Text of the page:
Fire is essential for survival, cooking and warmth. Usually a fire is started with thin or split wood kindling but there are many other kinds of tinder and kindling that can be used if you're in a scrape and cannot locate any small wood.


  1. Kindling tends to be the material used to let larger wood really catch, while tinder is small shavings or shreds of material that will burn hot quickly and starts the kindling burning. Kindling is larger than tinder. Examples of tinder include dry grass, dry bark and down from birds. Once the tinder is burning, you can slowly add the kindling, unless you've already arranged it in a style such as a lean-to or tip over the tinder (see below for links to building the fire). However, there is a fine line between what can be used as tinder and what can be used as kindling––sometimes certain material can be used for both purposes.[1] Some ideas for tinder (some of which might also be useful as kindling) include:
    • Use lint. Pack a toilet paper roll with dryer lint. When you're ready for a fire, pile wood around the lint roll. Light the center of the cardboard roll (exterior) and it'll catch fire and burn outwards, catching on the piled wood as it burns. The beauty of this is that it's making use of items around the house and it doesn't weigh much in your pack. Also note that if you have several of these, they can serve as kindling as well as tinder.[2]
    • Use pine needles. Use pine needles or pinecones to start a fire. Select only dry needles, not green ones, as these won't take as easily. Pile onto the fire in little lots rather than everywhere or it risks smothering the flame.
    • Save and dry small pieces of tree bark. Bark catches fire quickly and will maintain embers for a long time.[3]
    • Use dry debris. Use dry debris from your yard, such as twigs, leaves, and moss to start a fire. Ensure that there isn't too much soil in what you've gathered, as it can prevent fire from lighting.
  2. Normally you'd look for dry wood, such as tree limbs, tree twigs and branches, or split wood if at an organized campsite. However, this isn't always possible, so the following ideas are presented to help you in a pinch.
  3. If you have a bag of potato chips handy, they can function as a fire-starter due to the fat content of the chips. Light a chip with a lighter or a match and it will burn for approximately 3 minutes. Add the lit chip to a pile of chips on the campfire you've set up (see below for making a fire). While the chip kindling is burning, place light, dry wood on top to catch alight over the burning chips.[4]
  4. Roll five dry newspapers into a tight tube, tie the tube into a knot, and light the knot on fire. The tight paper will burn slowly, allowing more time for the wood to catch fire.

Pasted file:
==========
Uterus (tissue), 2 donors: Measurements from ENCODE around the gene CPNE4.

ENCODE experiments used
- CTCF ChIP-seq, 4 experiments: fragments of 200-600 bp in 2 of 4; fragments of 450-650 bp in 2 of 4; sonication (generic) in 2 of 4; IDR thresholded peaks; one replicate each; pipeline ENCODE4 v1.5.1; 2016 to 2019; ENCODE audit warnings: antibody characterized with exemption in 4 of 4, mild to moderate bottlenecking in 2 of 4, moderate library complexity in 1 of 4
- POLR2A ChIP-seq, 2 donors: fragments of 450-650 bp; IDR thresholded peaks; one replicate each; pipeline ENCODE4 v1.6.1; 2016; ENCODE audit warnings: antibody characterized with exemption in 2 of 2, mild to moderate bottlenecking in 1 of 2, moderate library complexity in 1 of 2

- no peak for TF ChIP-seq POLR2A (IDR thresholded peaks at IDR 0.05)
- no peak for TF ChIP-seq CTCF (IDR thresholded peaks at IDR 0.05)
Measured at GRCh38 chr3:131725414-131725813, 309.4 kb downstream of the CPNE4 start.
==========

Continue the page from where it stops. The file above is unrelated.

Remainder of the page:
• Tying the paper into a knot will prevent the layers from moving around when lit.
  5. Pine cones are quick to catch fire over tinder (such as pine needles). As well as being suitable kindling, they give off a great aroma.[5]
  6. Once you've assembled the tinder and kindling, you'll need to make a decision as to how to build the fire. There are quite a few ways to build a fire, each having its own utility dependent on where you are, the temperature and weather and the terrain, etc. Here are some articles to follow on to, which will explain how to make a fire successfully:
  7. Keep the fire well stoked by adding new fuel regularly throughout the time of the fire's use.
    • Consider is the size of the sticks or other fuel to keep your fire going. If you just continue adding big sticks, this will suffocate the fire and keep oxygen from entering the area. Instead, use smaller sticks when the fire is smaller, and as it gets bigger, you can put bigger sticks in it.
    • If the fire goes out, sometimes you can restart it simply be shifting around the coals and throwing on some more kindling to catch fire to the existing hot logs on the campfire.
    • Wet wood can be dried out next to a fire; sometimes you'll have no choice.
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Community Q&A

  • Question
    I am alone in the wilderness and I have no kindling, papers, etc. What should I do?
    Community Answer
    Community Answer
    Assuming the "wilderness" you are in is a forest/wooded area, there is kindling all around you. Just break up twigs and tree branches and use those for kindling.
  • Question
    I want to start a fire in my fireplace, but I don't have kindling or twigs, so what can I do?
    Community Answer
    Community Answer
    You can use newspaper to get the fire going. Hardware stores have fire starter that is paraffin-based with saw dust, which works well.


  • Avoid collecting wood or other natural items unless you know it is legal to do so. Some parks and lands have rules forbidding the collection of such items without a permit, while others forbid it altogether.

Things You'll Need

  • Potato chips
  • A lighter or match
  • Toilet paper
  • Dryer lint
  • Pine needles
  • Pine cones
  • Newspaper
  • Bark
  • Twigs
  • Leaves
  • Moss

Expert Interview

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About This Article

Britt Edelen
Co-authored by:
Outdoor Educator
This article was co-authored by Britt Edelen. Britt Edelen was an active member of his local Boy Scouts troop near Athens, Georgia from ages 8 to 16. As a Scout, he went on dozens of camping trips, learned and practiced many wilderness survival skills, and spent countless hours appreciating the great outdoors. In addition, Britt worked as a counselor for several summers at an adventure camp in his hometown, which allowed him to share his passion for and knowledge of the outdoors with others. This article has been viewed 218,024 times.
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Co-authors: 8
Updated: May 21, 2023
Views: 218,024